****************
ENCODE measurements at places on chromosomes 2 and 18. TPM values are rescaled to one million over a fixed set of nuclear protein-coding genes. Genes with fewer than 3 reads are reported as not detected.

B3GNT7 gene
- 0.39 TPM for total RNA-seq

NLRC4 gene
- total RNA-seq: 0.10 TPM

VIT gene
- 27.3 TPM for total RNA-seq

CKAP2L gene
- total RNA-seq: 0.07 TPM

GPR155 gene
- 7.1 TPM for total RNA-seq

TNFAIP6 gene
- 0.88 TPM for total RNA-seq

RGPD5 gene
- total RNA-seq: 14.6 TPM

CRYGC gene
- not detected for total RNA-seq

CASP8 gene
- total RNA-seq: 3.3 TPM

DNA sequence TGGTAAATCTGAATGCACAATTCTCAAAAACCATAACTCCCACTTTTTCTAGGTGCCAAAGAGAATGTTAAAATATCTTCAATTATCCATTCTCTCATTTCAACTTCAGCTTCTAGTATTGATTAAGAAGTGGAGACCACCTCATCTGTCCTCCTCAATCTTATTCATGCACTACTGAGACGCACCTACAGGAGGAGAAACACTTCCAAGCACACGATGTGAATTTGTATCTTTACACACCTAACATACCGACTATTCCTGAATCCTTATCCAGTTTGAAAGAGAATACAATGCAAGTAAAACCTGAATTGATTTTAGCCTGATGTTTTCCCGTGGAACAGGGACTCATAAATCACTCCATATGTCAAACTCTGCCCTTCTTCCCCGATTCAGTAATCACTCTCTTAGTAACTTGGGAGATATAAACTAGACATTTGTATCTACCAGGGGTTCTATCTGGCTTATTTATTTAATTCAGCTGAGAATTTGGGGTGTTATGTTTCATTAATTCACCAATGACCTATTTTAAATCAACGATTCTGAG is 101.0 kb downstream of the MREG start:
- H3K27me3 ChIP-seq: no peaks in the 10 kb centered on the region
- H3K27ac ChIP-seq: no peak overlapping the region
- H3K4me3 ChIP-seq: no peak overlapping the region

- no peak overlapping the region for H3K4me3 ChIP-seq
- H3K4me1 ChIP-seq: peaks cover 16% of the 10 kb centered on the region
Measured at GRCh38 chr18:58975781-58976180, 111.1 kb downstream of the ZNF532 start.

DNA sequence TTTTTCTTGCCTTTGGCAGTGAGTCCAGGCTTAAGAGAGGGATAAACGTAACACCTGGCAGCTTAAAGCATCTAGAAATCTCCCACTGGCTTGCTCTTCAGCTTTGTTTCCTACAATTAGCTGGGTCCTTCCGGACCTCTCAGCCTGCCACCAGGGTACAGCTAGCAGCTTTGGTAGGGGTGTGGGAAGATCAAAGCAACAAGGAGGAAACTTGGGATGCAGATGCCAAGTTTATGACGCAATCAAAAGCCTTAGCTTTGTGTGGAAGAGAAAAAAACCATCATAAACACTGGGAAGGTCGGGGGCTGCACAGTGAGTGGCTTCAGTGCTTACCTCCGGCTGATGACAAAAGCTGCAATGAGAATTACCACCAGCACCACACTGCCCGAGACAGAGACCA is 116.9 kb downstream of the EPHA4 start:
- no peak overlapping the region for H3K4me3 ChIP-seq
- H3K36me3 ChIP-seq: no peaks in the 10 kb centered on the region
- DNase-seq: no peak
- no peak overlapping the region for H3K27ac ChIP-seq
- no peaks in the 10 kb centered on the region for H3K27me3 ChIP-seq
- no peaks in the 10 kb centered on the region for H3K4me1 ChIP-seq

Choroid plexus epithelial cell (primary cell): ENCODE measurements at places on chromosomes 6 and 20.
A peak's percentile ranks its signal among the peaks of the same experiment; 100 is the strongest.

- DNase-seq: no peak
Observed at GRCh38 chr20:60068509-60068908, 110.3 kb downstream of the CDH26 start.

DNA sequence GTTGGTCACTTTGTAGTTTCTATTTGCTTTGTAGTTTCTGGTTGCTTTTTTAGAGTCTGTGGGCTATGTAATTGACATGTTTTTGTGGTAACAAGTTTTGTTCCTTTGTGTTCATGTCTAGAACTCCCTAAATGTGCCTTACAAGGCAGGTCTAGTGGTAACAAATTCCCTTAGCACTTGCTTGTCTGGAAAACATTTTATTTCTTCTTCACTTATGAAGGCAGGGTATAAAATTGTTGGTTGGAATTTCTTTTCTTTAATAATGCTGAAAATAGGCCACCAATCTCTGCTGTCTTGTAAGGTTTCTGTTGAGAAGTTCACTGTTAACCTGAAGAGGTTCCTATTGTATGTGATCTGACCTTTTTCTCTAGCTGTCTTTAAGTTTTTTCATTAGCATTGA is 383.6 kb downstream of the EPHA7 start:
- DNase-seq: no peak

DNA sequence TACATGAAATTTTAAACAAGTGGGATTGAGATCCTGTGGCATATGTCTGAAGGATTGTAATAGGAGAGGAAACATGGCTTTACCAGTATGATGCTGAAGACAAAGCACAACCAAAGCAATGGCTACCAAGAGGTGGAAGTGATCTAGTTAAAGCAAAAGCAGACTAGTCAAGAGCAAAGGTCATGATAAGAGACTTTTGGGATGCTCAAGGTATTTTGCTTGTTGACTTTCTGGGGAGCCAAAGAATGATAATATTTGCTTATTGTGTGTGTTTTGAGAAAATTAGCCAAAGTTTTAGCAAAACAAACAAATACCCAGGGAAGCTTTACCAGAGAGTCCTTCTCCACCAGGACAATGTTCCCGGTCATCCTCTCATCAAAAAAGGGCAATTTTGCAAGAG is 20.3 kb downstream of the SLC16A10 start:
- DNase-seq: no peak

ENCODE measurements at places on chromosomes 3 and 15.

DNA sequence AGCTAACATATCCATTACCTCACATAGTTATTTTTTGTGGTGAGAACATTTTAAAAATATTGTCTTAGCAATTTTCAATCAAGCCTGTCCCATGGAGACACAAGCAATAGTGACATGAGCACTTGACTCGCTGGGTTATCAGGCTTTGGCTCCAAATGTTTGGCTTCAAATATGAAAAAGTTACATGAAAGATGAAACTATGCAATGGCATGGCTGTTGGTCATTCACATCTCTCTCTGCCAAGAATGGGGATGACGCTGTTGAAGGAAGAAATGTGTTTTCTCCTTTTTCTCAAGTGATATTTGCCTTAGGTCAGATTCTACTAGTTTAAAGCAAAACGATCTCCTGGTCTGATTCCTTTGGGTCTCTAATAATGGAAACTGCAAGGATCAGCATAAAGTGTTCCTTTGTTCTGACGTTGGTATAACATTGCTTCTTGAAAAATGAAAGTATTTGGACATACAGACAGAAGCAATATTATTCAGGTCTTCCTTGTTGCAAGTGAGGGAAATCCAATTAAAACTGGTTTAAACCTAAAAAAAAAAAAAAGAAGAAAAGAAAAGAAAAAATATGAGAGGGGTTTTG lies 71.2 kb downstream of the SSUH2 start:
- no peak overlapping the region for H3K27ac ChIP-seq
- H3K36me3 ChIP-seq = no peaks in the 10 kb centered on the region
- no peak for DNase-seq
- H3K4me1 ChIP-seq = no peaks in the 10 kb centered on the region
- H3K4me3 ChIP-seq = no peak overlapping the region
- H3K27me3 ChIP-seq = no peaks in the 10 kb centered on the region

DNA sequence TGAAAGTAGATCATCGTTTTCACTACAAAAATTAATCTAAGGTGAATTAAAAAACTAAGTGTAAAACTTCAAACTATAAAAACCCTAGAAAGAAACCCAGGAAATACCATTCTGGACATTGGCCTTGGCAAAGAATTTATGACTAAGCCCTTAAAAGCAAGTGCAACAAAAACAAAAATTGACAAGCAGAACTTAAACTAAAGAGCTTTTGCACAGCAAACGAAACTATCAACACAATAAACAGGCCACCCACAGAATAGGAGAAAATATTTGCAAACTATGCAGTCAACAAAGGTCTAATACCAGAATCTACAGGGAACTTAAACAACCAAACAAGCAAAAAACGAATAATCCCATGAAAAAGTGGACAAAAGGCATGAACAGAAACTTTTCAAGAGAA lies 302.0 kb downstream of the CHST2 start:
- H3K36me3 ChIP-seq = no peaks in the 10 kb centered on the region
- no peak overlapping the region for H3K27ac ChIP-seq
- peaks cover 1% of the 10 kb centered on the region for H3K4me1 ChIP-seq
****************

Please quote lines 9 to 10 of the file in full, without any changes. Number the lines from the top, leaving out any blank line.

- total RNA-seq: 0.07 TPM

GPR155 gene